SCHOOL students have been building bridges with industry in a project designed to boost interest in engineering and architecture.
Students from Longfield School, Darlington, spent the day with architects and civil engineers exploring the region’s bridge building heritage and learning the physics behind construction.
Year 7, 9 and 10 STEM (Science, Technology, Engineering Maths) students were told about the science of engineering before using sweets to demonstrate natural forces of tension and compression and building bridges from paper.
Newcastle-based Sara Cooper, of Northern Architecture, explained: “We cover the whole region working with schools to encourage young people to look at the built environment.”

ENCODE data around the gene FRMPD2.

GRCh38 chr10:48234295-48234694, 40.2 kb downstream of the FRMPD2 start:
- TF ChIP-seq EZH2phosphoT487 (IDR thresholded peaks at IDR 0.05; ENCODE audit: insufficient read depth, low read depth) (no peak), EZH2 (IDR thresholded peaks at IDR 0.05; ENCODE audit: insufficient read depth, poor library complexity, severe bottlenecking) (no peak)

Longfield School STEM curriculum leader Ros Walker added: “This region has a rich and diverse history of engineering, particularly of bridge building. But engineering is not just confined to the past; it also has a very bright future.
“We are seeing massive growth in subsea, automotive, construction and train building sectors so the demand for highly skilled engineers has never been greater and it is up to schools like ours to help fill the skills gap.”
The Ingenious initiative, supported by the Institute of Civil Engineers, is a resource for schools delivered by volunteer engineers to encourage the next generation of skilled workers.
Also taking part in the Longfield workshops was Durham University Phd student Jonathan Smith, Arup civil and structural engineer Lynsey Gray and civil engineer Gregory Sills, of Saltburn-based Scurator Ltd.
Student Connor Bell, 11, said: “I really enjoyed the session, particularly the problem-solving part. Some of the physics we had already done in science but we learnt a lot from the day.”